Beryllium




Beryllium

MELTING POINT: 1,285°C
BOILING POINT : 2,500°C
DENSITY : 1.848 g/cm 3
MOST COMMON IONS : Be 2+

Beryllium was identified as a unique element and as a constituent of the mineral beryl and the gem emerald by the French chemist Louis Vauquelin in 1797. Metallic beryllium was isolated in 1828 by the scientists (working independently of one another) Antoine Bussy and Friedrich Wöhler. Beryllium usage was not common until a 1920s discovery that the 2 percent addition of beryllium to copper resulted in an alloy six times stronger than the original material. Beryllium has a melting point of 1,285°C (2,345°F), a boiling point of 2,500°C (4,532°F), and a density of 1.848 g/cm 3 . Its most common oxidation state is +2. It has a high heat adsorption capacity and is nonmagnetic and corrosion-resistant.

Beryllium is one of the most toxic elements in the Periodic Table. It is the agent responsible for chronic beryllium disease (CBD), an often-fatal lung disease, and is a Class A carcinogen (as determined by the U.S. Environmental Protection Agency). The primary route of human exposure to beryllium and beryllium compounds is inhalation.

Approximately fifty beryllium minerals occur in nature and over half of these minerals are silicates. Beryllium is mined primarily from these silicates, including beryl, Al 2 Be 3 Si 6 O 18 , 5 percent (wt.) beryllium, and bertrandite, Be 4 (OH) 2 Si 2 O 7 , 15 percent (wt.) beryllium. The world resources of beryllium are estimated at approximately 80,000 tons. Other common beryllium silicates include chrysoberyl, BeAl 2 O 4 , and phenacite, Be 2 SiO 4 .

Beryllium is a key component of materials used in the aerospace, electronics, aviation, telecommunications, automotive, and nuclear power

Circuit board assembly for a satellite transmitter. Beryllium is mined for the silicate beryl, which is used in aerospace electronics due to its high thermal conductivity.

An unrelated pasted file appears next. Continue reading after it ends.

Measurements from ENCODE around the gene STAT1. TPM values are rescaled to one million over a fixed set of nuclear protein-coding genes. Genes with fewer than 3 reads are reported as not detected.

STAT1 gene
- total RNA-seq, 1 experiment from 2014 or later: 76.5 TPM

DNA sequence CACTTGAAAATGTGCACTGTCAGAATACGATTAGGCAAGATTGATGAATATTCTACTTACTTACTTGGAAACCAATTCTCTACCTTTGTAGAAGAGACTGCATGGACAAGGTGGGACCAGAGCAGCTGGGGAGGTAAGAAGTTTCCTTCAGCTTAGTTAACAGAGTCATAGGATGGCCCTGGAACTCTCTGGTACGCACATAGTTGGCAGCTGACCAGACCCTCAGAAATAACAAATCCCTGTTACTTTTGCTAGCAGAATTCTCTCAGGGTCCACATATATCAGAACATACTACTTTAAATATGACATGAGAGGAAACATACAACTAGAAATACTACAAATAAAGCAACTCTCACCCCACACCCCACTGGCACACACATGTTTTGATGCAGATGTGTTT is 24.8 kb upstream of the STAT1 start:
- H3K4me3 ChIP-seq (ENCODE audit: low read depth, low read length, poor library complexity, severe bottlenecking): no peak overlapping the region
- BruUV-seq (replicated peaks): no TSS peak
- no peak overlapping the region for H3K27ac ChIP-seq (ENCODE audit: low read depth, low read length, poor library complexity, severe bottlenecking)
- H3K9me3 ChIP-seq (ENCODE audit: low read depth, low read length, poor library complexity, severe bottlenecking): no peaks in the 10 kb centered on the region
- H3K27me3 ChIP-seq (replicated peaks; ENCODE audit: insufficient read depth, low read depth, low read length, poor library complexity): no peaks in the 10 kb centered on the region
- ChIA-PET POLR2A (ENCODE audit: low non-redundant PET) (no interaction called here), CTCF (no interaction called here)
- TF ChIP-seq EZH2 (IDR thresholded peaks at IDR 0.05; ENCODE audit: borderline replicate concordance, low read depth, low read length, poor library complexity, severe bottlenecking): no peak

Circuit board assembly for a satellite transmitter. Beryllium is mined for the silicate beryl, which is used in aerospace electronics due to its high thermal conductivity.

industries. It is used in aircraft bearings and bushings; fuel containers for solid propulsion jet and rocket fuel systems; gyros, reentry vehicles, springs, switches, and relays and connectors in electronic systems; fiber optics and cellular network communication systems; optical laser scanners; automobile air bag sensors, ignition switches, and power steering systems; and to moderate nuclear reactions in power plants. Beryllium oxide ceramics have a thermal conductivity second only to that of diamond among electrically insulating materials, dissipating nearly 300 watts/millikelvin (W/mK) at room temperature.

SEE ALSO Toxicity ; WÖhler, Friedrich .

Tammy P. Taylor

Nancy N. Sauer

Bibliography

Hampel, Clifford A., and Hawley, Gessner G., eds. (1973). The Encyclopedia of Chemistry , 3rd edition. New York: Van Nostrand Reinhold.

Proctor, Nick H., and Hughes, James P., eds. (1978). Chemical Hazards of the Workplace. Philadelphia: Lippincott.

Taylor, T. P.; Ding, M.; Ehler, D. S.; Foreman, T. M.; Kaszuba, J. P.; and Sauer, N. N. (2003). "Beryllium in the Environment: A Review." Journal of Environmental Science and Health A38(2):439–469.



Also read article about Beryllium from Wikipedia

User Contributions:

Comment about this article, ask questions, or add new information about this topic:

CAPTCHA